You might have made some inadvertent missteps in the process of negotiating with him from the very beginning of our conversations - if you don't introduce yourself powerfully and establish a position of strength from the very outset of the relationship, you might find yourselves faced with a truckload of prospects, but no signed clients. That would be awful.
There's a definite demand in the market for what your firm does and for the valuable service that it provides. You'll definitely get many leads, and generate even more through your website and through your networking efforts. But you must establish yourself and your professional firm to every prospective client as a valuable resource and achieve that understanding from your very first communication! You must frame the relationship and set the tone. You must take command.
Perhaps one of the things that you should add to your weekly management meeting agenda is how you present yourselves (as leaders of a firm) to prospective clients from the very beginning, so that each and all of you can properly represent and position your firm to prospective clients to better insure control of the course of the relationship.
Additionally, you might consider letting your wayward client's president take two weeks (to shop his deal to "real" investors via LinkedIn and other means), and let him meet with some failure and frustration before you even accommodate him with further correspondence. Perhaps your errant prospective client's president should be left without a reply from you for two weeks – and then you can re-visit and engage with him again – this time taking a dominant role and re-framing the relationship. This short span of time might provide you and your firm with additional negotiating leverage and an opportunity to, in effect, start the relationship over and set it on its proper course.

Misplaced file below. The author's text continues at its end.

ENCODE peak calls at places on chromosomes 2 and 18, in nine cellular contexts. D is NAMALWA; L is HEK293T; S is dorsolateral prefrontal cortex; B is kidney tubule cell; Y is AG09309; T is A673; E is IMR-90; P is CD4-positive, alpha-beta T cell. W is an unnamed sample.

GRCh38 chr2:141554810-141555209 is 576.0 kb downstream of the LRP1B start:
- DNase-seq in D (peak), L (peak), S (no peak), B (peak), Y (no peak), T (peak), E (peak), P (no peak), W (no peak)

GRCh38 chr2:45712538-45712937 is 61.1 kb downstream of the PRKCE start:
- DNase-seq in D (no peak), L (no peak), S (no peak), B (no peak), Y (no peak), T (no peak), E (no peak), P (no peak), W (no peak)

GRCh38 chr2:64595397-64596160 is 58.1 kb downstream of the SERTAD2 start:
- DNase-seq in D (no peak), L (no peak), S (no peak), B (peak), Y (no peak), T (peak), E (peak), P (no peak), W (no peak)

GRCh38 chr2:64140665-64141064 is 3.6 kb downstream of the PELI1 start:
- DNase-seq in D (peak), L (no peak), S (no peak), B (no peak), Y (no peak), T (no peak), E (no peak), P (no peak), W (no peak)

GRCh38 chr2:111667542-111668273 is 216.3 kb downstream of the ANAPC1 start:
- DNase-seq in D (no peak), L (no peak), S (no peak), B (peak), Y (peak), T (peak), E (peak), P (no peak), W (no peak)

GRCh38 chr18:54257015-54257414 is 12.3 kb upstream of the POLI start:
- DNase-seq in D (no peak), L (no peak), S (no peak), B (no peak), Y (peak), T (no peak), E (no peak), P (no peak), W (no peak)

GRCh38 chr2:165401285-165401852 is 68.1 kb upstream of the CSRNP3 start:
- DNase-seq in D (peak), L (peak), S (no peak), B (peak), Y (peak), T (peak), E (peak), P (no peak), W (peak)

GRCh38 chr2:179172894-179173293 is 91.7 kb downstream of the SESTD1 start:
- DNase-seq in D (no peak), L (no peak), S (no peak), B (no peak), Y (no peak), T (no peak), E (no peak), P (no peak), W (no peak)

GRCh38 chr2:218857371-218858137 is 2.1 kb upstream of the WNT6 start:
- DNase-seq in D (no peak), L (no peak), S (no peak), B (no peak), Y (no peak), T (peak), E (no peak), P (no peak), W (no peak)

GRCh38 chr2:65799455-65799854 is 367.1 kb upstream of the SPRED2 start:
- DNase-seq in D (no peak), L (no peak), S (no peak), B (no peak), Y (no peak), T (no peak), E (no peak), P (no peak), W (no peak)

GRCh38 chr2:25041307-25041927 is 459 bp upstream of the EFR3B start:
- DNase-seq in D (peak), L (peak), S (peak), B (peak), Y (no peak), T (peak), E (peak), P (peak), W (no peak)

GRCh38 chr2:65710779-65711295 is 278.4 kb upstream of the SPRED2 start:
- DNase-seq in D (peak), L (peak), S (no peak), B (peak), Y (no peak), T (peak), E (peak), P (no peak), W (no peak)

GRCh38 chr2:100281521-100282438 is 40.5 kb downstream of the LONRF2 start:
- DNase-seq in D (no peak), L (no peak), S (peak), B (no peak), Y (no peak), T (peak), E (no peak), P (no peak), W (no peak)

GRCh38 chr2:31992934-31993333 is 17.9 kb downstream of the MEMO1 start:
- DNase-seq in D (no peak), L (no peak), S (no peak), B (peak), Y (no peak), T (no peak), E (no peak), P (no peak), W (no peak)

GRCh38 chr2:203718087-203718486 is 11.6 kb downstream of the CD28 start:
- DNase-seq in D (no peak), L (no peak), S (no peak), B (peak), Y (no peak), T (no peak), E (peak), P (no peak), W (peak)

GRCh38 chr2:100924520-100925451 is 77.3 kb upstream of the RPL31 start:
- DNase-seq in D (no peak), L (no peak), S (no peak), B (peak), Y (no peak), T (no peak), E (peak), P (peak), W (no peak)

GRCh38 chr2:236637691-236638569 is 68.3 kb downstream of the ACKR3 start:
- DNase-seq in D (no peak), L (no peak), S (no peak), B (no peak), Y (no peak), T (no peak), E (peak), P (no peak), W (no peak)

Please give my suggestions serious consideration. I look forward to discussing this, and to my helping you to building a standardized approach for handling prospective clients. You have a powerful and intelligent Team -- it's just a matter of better-defining yourselves to prospects, taking the controlling position in each relationship from the start, and using your respective skills and talents with better organization and united coordination to subtly overwhelm prospective clients. Yes – they [prospective clients] want and need to be rapidly overwhelmed by you and your firm.
I am confident that you can have a full roster of fee-paying clients under contract if you simply refine and polish your approach. You will win more signed clients, and simultaneously limit any wasted time – consider this to be a means of increasing your operating efficiency in client capture and retention.
Thank you so much for giving me the opportunity to offer my comments in response to your prospective client's president's most recent email to you, which was tainted with a bit of condescension, dismissiveness and some disrespect for your value. Be confident that he will not get any financing ($50.0 - $100.0 million!) by his current scatter gun methods and amateur approach. I would suggest that you and your firm cool down and let this wine (i.e., your straying prospective client) ferment a bit more. Then come back heroically when your prospective client has predictably failed in its efforts without your firm's help.
In Friendship and With All Of The Best,
Contact me directly at http://bit.ly/CASTLEDIRECT
TAKING COMMAND! ACHIEVING YOUR OBJECTIVES.